APEC 2018 – Thin Self-Resonant Structures for Wireless Power Transfer

The high-Q achievable by self-resonant structures increases the range and efficiency of wireless power transfer (WPT). However, to date implementations of this structure have been thick, which limits their practical implementations. In the attached paper, we explore the design of thin self-resonant structures.

We describe:
1) a computationally efficient 2-D optimization algorithm is proposed to design thin
resonant structures and illustrate the trade-offs in the design, and
2)a new magnetic core shape is proposed which shapes the magnetic field lines to be parallel to the conductive layers and reduces current crowding.

These advances results in a prototype 3.5 mm thick self-resonant structure, which has a measured quality factor of 560 despite having a diameter of only 6.6 cm; this provides a 3.03× improvement over the state-of-the-art WPT coils in the literature.

APEC 2017 High-Q Self-Resonant Structure for Wireless Power Transfer

At APEC 2017 we presented a resonant structure that improves the range and efficiency of wireless power transfer.  High quality factor in resonant coils is essential for both goals, so developed a new technology that achieves Q values that weren’t previously possible. The new structure integrates inductive and capacitive effects to behave as an LC resonator.  It’s made by stacking alternating layers of thin foil and dielectric material in a magnetic core.  The high-Q is achieved through these effects:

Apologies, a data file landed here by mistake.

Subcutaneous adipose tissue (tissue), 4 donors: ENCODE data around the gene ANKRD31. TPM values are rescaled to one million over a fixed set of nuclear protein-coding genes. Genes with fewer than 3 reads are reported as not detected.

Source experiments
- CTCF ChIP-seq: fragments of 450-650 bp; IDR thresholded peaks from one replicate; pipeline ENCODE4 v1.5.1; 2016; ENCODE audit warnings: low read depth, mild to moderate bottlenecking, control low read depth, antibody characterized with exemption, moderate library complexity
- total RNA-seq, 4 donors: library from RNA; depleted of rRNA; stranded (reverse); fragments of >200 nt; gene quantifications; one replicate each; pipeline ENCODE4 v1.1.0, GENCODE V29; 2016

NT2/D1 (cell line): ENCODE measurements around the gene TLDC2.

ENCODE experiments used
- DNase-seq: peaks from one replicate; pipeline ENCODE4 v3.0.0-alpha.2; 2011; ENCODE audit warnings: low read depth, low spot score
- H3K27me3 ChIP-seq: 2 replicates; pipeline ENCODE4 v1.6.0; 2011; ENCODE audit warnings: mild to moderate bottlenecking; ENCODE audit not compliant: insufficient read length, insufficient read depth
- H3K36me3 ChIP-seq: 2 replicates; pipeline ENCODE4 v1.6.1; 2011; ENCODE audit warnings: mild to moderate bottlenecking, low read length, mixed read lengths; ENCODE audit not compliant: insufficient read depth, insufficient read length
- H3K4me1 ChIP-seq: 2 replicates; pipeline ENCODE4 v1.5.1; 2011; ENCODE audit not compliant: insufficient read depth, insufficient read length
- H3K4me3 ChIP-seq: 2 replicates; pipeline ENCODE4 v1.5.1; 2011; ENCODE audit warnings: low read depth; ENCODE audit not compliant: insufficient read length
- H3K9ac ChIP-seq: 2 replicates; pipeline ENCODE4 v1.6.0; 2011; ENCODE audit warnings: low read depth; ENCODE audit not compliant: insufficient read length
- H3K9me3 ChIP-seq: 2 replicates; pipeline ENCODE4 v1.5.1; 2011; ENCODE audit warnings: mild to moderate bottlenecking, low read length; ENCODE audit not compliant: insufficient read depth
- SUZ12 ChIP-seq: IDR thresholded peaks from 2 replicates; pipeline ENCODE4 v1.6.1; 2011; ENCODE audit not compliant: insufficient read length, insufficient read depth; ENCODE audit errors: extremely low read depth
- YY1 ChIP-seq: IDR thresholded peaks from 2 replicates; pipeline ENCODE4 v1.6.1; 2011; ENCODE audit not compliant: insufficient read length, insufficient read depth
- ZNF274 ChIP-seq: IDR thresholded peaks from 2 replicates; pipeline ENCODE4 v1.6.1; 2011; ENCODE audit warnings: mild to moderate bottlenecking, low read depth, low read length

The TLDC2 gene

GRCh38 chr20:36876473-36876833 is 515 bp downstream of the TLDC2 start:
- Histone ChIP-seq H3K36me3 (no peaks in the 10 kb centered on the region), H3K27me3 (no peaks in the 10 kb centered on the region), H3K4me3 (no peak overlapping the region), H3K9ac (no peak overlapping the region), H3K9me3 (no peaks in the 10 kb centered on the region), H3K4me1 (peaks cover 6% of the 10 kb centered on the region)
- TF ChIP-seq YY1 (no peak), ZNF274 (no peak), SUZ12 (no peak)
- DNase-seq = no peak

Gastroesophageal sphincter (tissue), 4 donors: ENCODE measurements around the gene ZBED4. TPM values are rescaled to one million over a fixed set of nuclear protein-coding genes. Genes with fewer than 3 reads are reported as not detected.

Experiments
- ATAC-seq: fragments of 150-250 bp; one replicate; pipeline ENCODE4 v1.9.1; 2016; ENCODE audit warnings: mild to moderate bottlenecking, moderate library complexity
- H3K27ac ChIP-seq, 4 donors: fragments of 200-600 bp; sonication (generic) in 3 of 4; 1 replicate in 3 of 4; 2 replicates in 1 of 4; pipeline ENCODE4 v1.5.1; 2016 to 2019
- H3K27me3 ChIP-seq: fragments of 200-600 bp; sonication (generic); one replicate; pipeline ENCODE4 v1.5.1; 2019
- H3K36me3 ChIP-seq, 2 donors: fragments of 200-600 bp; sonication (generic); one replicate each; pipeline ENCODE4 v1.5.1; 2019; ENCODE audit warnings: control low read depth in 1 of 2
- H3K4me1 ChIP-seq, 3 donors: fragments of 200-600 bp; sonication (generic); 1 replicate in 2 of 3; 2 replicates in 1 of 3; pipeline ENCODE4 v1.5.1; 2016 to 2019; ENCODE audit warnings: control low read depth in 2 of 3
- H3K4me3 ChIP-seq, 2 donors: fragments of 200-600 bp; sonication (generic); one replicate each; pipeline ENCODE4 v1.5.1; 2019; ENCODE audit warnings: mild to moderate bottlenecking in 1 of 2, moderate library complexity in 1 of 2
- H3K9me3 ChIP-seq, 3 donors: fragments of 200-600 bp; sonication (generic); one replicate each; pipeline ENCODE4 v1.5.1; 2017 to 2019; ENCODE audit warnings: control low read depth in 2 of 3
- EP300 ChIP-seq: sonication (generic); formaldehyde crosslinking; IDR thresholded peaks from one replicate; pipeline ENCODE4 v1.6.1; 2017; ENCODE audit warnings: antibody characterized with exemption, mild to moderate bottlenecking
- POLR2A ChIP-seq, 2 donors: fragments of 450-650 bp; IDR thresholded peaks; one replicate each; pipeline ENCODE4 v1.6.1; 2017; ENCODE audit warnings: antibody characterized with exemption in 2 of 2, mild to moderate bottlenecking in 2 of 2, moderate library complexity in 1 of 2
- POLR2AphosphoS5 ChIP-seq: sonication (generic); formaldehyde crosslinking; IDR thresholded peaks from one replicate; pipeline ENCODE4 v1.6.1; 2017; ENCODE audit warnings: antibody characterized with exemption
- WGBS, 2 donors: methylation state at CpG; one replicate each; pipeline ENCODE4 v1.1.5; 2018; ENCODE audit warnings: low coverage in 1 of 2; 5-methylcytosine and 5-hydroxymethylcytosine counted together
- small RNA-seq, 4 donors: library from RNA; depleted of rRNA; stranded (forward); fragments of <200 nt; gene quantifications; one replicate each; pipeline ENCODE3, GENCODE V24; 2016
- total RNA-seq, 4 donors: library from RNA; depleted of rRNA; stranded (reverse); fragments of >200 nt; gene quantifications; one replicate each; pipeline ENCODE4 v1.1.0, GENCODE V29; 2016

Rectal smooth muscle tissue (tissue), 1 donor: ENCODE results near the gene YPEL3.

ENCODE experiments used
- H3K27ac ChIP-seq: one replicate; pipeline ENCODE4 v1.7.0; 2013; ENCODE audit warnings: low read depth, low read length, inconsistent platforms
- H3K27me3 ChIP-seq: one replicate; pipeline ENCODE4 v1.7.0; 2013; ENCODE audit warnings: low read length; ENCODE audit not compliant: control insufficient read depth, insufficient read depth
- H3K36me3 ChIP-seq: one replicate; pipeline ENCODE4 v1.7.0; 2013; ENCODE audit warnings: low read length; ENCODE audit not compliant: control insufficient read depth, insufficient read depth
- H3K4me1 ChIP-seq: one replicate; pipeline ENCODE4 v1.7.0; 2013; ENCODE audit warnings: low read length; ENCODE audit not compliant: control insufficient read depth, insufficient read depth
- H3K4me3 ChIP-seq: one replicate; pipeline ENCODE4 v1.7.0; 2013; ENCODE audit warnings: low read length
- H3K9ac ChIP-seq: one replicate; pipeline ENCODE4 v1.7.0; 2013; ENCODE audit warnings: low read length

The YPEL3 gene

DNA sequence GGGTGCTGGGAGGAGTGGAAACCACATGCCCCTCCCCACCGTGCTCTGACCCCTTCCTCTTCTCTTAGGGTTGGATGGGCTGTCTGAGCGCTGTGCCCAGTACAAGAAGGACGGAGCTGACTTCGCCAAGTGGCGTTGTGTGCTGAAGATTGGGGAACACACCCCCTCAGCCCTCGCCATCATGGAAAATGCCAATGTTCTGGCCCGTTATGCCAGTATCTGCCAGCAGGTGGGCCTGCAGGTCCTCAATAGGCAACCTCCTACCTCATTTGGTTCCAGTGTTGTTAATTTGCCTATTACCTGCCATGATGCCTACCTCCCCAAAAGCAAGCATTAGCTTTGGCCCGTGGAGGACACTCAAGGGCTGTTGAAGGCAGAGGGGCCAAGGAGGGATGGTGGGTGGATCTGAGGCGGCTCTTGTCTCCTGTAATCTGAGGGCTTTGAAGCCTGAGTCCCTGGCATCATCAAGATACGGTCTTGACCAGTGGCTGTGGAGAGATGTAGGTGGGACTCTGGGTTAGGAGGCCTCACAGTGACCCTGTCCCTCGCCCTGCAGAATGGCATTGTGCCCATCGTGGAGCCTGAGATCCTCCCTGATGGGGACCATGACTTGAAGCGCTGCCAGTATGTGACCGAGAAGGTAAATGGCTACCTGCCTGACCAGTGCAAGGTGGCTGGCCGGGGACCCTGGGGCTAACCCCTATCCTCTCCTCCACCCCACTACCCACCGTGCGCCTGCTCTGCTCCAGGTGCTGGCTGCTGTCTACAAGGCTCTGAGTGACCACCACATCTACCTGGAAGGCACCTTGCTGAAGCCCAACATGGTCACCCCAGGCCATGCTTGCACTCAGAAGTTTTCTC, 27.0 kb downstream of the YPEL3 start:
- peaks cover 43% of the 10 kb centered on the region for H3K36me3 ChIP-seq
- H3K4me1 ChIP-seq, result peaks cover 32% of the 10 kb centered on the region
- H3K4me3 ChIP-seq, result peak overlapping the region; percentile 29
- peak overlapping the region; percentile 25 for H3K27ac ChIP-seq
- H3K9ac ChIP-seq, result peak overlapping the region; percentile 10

• Thin foil layers mitigate proximity effect.
  • Inductive coupling of sections and integration of capacitance eliminates terminations in high-current paths.
  • Capacitive ballasting forces equal current sharing between all layers.

We experimentally validated this structure and measured a Q of 1173 at 7 MHz despite a coil diameter of only 6.6 cm.    Next, we integrated 2 of the structures into a wireless power transfer system.  We were able to improve the range over which we could maintain efficiency above 94% by a factor of two when compared to the current state-of-the art.  For more details see our presentation slides linked here, or our paper linked here.